Tuesday, September 17, 2019

Religious Traditions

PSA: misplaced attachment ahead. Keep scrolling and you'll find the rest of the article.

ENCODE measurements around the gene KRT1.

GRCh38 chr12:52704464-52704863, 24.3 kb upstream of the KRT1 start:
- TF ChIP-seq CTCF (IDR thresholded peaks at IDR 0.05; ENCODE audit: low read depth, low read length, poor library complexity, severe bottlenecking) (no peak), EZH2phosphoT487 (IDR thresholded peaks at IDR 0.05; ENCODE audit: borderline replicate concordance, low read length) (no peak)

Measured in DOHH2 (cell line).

Religious Tradition Sheila Risner REL/133 November 29, 2010 Matthew Morrison Religious Tradition Religion comes in many forms. What one sect of people believe, will find another believes something totally opposite. There are so many religious rituals and beliefs that is hard for anyone to comprehend all the traditions and worship. The human race is always striving to find a sense of peace and harmony, and are searching for what will give them that feeling and understanding. The Oxford English Dictionary (n. d. ) defines religion as a particular system of faith and worship.It is interesting to note that faith and worship are the two components of religion. Religion has eight elements according to (Molloy, 2010); belief system, community, central myths, rituals, ethics, characteristic emotional experiences, material expressions, and sacredness. Each religion has its own belief system and ideas. There are three indigenous religion cultures that will be described; the Igbo, Pueblo people , and the Hawaiian religion. Igdo worship the goddess of the earth and various spirits such as the river, the yam, and the hearth.Igdo people worship the high God Chukwu and Chineke. Igbos believe that each person has a unique spirit and they can control their own fate. No mention of any kind texts they use for instruction, but they do use masks for use in dances and ceremonies. The Igdo believe that the funeral is the most important ritual. They say that they help the deceased inter the spiritual world. The pueblo people believed in the kachinas, and are the guardian spirits, and are believed to be with the people during ceremonial occasions. The mountains, rivers, and lakes are sacred to the Pueblos.The leader is said to live in these areas, along with the souls of the dead. They believe in that their people move upward through colored worlds. Six religious societies are mentioned as; dedicated to the sun, rainmakers, animal deities, war gods, guardian spirits, and priests. The Ha waiian religion believes in the chant called Kumulipo. They worship too many gods on many different islands. The two most important gods were Ku and Lono. Ku was the patron and Lono was the God of peace. Ten days in a lunar month were sacred to the Hawaiians and work was forbidden on those days.The goddess of fire, Pele, was involved the volcano eruptions. These gods were capable of transforming themselves into different shapes. Men and women ate separately. They could not eat pork, coconuts, bananas, and taro. They had a spiritual power called mana, who had to be protected from evil spirits. Public prayer was common. The Apostolic Pentecost may be one religion not heard of much today, but this is the religion I believe. This religion believes in one God named Jesus Christ, who died and rose from the grave to save us from the place called hell.The King James Version of the Bible is the text of reading. They believe in repentance, baptism, and receiving the Holy Spirit to enter into heaven according to Acts 2:38. The doctrine is according to the apostle’s doctrine in when a person receives the spirit; you will speak in new tongue as the spirit gives the utterance. People accuse this religion that speaking in tongues were for the apostle’s age only, but this has proven to be a myth only. They worship in church with hands lifted in praise. There can be dancing and singing to the God Jesus.The word of God says that a pastor of the church, will lead the church. There is what they call the five-fold ministry. The five-fold ministry is described as pastors, teachers, preachers, evangelists, and prophets, which are used in the ministry. These ministries are sacred to the church and respected as leaders. Conclusion Religion comes in many forms. Most religions of today worship the God of heaven, but as you have seen, many of different sects of people worship other gods such as rivers, mountains, and idols made of stone.It is important to know the belief sy stem, community, central myths, rituals, ethics, characteristic emotional experiences, material expressions, and sacredness of any religion because if you ever had the opportunity to visit one of those places, you would know what to respect as sacred to the people. Reference Molloy, M. (2010). Experiencing the world’s religions: Tradition, challenge, and change (5th ed. ). New York, NY: McGraw-Hill. Religion (n. d. ). In Oxford English dictionary online. Retrieved November 28, 2010, from http://www. oed. com/

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